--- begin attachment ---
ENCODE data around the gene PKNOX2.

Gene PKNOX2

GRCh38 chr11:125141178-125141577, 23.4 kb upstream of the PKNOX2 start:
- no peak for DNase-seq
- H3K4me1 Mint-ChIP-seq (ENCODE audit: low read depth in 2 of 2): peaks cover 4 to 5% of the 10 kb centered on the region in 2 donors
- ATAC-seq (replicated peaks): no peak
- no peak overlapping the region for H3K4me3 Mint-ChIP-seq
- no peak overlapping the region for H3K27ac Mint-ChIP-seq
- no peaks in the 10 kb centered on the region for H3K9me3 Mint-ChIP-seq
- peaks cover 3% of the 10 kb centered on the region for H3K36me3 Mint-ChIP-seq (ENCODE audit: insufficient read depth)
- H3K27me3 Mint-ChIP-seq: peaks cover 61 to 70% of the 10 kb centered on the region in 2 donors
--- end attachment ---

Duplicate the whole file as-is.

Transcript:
ENCODE data around the gene PKNOX2.

Gene PKNOX2

GRCh38 chr11:125141178-125141577, 23.4 kb upstream of the PKNOX2 start:
- no peak for DNase-seq
- H3K4me1 Mint-ChIP-seq (ENCODE audit: low read depth in 2 of 2): peaks cover 4 to 5% of the 10 kb centered on the region in 2 donors
- ATAC-seq (replicated peaks): no peak
- no peak overlapping the region for H3K4me3 Mint-ChIP-seq
- no peak overlapping the region for H3K27ac Mint-ChIP-seq
- no peaks in the 10 kb centered on the region for H3K9me3 Mint-ChIP-seq
- peaks cover 3% of the 10 kb centered on the region for H3K36me3 Mint-ChIP-seq (ENCODE audit: insufficient read depth)
- H3K27me3 Mint-ChIP-seq: peaks cover 61 to 70% of the 10 kb centered on the region in 2 donors